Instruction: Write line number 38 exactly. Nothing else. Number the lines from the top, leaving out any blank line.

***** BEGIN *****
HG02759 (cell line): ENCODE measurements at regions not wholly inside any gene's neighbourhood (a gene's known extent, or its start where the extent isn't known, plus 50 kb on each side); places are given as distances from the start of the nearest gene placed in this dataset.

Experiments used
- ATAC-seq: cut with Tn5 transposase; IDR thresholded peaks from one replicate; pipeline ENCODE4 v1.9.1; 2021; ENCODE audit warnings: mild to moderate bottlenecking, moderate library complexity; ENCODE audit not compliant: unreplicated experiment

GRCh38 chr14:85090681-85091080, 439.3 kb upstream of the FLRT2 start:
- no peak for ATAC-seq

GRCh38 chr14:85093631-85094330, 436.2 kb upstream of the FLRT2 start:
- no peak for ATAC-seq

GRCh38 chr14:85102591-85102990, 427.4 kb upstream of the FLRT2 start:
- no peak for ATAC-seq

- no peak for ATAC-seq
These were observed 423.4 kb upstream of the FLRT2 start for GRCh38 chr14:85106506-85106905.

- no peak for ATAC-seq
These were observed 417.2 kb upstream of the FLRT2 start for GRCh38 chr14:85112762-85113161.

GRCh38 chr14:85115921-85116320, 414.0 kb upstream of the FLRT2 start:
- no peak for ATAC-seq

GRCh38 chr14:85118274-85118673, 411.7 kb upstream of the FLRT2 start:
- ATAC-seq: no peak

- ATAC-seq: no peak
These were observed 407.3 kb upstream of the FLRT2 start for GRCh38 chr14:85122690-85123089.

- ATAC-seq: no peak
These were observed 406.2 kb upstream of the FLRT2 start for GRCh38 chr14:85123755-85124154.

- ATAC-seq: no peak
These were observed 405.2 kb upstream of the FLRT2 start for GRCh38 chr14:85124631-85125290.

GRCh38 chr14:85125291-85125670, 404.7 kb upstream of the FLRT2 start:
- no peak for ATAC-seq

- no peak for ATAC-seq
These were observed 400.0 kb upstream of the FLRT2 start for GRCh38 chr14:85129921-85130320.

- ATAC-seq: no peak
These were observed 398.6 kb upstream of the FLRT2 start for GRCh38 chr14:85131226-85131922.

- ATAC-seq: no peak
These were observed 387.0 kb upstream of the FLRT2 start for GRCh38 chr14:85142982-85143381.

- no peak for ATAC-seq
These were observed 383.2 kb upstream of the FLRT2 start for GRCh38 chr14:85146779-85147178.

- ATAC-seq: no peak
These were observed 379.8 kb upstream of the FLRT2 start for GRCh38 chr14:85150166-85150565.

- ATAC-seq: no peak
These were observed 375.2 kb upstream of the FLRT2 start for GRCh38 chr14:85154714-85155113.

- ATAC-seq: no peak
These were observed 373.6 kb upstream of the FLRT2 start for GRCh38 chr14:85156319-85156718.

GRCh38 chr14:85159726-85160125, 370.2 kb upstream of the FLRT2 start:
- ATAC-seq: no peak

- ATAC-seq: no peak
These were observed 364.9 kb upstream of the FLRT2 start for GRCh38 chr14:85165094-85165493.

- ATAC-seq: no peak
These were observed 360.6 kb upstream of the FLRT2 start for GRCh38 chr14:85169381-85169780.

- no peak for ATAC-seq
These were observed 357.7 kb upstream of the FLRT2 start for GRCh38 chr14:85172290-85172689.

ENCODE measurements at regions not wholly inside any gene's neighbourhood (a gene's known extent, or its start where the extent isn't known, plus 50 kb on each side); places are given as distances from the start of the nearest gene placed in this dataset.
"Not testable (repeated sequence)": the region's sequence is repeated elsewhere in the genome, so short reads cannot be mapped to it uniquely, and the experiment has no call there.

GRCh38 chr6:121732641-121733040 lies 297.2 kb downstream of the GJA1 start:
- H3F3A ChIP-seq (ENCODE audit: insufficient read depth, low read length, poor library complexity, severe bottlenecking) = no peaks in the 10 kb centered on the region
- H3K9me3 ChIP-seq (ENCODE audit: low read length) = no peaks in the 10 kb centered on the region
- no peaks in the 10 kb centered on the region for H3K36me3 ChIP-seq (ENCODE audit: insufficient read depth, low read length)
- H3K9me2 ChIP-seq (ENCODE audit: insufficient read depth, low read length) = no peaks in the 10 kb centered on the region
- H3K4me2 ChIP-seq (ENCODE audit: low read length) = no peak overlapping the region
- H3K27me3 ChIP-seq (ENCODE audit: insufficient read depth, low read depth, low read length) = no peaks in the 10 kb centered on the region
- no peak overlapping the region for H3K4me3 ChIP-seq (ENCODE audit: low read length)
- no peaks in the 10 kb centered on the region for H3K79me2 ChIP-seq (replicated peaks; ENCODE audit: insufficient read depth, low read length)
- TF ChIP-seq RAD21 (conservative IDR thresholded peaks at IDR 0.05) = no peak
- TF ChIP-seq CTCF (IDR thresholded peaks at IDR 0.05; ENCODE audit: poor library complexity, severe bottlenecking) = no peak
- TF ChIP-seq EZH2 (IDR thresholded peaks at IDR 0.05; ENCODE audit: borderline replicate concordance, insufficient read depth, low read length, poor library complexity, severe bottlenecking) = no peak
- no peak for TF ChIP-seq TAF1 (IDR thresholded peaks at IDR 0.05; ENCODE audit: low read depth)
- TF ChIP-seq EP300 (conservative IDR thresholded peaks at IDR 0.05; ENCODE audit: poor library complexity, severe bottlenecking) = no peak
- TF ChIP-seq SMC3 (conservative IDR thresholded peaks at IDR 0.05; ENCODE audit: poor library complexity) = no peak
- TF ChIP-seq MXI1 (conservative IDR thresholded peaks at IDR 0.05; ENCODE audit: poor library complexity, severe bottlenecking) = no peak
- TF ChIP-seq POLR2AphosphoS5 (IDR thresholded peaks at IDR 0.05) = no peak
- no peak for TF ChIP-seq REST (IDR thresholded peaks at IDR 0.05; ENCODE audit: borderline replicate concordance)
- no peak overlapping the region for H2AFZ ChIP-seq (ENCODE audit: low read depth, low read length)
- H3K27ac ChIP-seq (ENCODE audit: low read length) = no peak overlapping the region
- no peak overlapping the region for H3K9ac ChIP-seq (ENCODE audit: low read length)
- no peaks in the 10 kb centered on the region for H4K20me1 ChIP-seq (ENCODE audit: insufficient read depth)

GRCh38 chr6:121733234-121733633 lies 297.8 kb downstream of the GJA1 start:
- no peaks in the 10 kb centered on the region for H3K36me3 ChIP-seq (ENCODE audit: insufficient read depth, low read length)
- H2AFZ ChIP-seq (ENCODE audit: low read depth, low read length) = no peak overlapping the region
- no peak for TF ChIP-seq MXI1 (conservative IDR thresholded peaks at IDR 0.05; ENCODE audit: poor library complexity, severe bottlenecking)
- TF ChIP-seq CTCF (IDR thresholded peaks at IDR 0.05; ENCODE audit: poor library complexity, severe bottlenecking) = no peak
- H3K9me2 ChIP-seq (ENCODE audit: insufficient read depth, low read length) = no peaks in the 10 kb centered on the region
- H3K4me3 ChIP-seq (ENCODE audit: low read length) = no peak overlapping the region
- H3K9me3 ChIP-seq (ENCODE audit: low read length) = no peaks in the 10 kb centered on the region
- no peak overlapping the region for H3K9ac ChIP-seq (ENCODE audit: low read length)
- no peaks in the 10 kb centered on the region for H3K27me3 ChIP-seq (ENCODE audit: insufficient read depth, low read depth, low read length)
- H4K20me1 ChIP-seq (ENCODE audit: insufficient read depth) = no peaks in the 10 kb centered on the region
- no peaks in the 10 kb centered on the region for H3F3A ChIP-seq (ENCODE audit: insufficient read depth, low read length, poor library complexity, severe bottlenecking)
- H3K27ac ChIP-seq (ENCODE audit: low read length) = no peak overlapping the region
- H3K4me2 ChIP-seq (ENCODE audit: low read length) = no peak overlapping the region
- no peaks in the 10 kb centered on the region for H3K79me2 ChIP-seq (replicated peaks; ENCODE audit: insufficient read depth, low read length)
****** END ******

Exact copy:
- ATAC-seq: no peak